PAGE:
(BEM): Working with HRC opened my eyes to the rich, vibrant culture of the South. Project One America works within an area whose people are wrongfully categorized as deeply conservative, unaccepting, and backwards. In reality, the people living in these areas are caring individuals who are altruistic and socially driven. Working with HRC to correct these misconceptions has been eye-opening. The South is usually seen as one big place instead of a mosaic of communities that are unique and diverse. I got to learn a lot about the culture and meet the people and activists who are on the ground. While doing so, I got to see a lot of parallels in misconceptions between the South and Lebanon, where I come from. Lebanon is also generally perceived as a scary place made up of only unaccepting and close minded people. I am grateful for the opportunity to learn lessons that I will utilize to correct misconceptions in my journey in uplifting the voices of marginalized communities.

The work itself was also very rewarding. Juggling multiple projects across 4 states while coordinating with the central POA team in a fast paced environment strengthened my communication skills and helped me become a well-rounded multitasker. I was able to work with a great team of experts who were not only willing to teach me but also eager to hear my opinion and perspective. I got to learn a lot of new skills in fields I never saw myself taking part in. I am proud to say that I can now confidently partake in event planning, outreach, and project management. 

(HRP): Doing an internship as an international student during Covid-19, and working with marginalized communities can be very challenging. What were the main challenges you faced during your internship on both a personal and a professional level? And how did you overcome them? 

(BEM): This internship was a new and entirely different experience than any work I have ever done before. Moving to DC to work in policy, legislation, and community outreach intimidated me. While I had extensive campaigning experience, I never delved into engagement and retention. I remember the first time one of my supervisors assigned me to do phone banking. I had never done that before, I was really scared of saying the wrong thing or not knowing how to respond to questions I would get. I got anxious at the thought of calling individuals to ask them to come to our events, volunteer with us, or donate to our causes. At first, I was really hesitant to even start this task, I even considered thinking of excuses to get out of it. However, I voiced my concern to my supervisor, who kindly guided me through the process. He walked me through what I am supposed to do and say and how to say it. After a couple of times practicing on my own I felt confident enough to try my first call and it went really well! Throughout my internship, I made more than 450 calls across the region, I honestly never imagined I would even reach half that number. Phone banking ended up being a good experience that I am happy to add to my list of expertise.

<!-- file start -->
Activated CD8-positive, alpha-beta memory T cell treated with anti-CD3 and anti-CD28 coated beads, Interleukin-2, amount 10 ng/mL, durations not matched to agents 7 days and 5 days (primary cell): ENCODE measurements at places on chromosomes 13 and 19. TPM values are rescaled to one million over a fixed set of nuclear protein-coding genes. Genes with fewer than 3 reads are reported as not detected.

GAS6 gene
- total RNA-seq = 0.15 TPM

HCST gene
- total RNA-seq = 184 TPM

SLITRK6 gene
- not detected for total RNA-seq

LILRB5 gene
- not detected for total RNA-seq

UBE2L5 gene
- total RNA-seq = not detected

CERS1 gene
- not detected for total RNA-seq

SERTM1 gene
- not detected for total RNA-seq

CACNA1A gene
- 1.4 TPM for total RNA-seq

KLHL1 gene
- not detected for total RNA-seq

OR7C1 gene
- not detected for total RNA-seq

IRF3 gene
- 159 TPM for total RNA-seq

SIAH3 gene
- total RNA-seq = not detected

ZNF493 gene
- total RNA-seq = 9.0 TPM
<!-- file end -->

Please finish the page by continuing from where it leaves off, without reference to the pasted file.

(HRP): In your internship with the host organization, you took on new and different roles. How did you manage to adapt to your new job description? And what are your recommendations for other students, especially international students, on how to adapt to new roles in a US context? 

(BEM): Adapting to new work environments and new fields can be challenging, especially when studying abroad. Like many other international students, I faced this difficult situation as well. As part of my job description, I had to work within the realm of US politics. Getting accustomed to US legislation was a new challenge. As a foreigner, I have the knowledge of Lebanese or Venezuelan systems but I did not have the experience my American peers and coworkers have when it comes to law, politics, and US history. During the first staff and team  meetings, I would lag behind everyone else because I could not understand some words, did not know what an acronym stood for, or did not have the context or knowledge of various legislative and political systems and jargon. It felt like I was missing a lot of points during meetings because I had to do side research while everyone else was talking. I felt so bad and even thought that maybe I did not deserve to be in that internship, that maybe someone with more experience on these systems would do a better job than me. However, I continued working and learning more and more with each passing week. I got the hang of it as I attended more meetings and asked my supervisor questions. I would take time to research and ask my peers, classmates, fellow interns, and supervisors for clarification. Eventually, I became more adept and knowledgeable with the context. I left the internship learning the behind-the-scenes priceless information that comes from policy and political affairs work.

If I could give anyone advice when starting a new internship it would be to step out of your comfort zone and to be open and communicative with your coworkers. At the same time, I would recommend being patient and kind with oneself: we are where we are because of our hard work and intelligence, you deserve to be where you are! Take advantage of the chance to learn new skills in an environment made for fostering growth. Don’t be afraid to ask questions, internships are opportunities for growth and chances to learn new skills.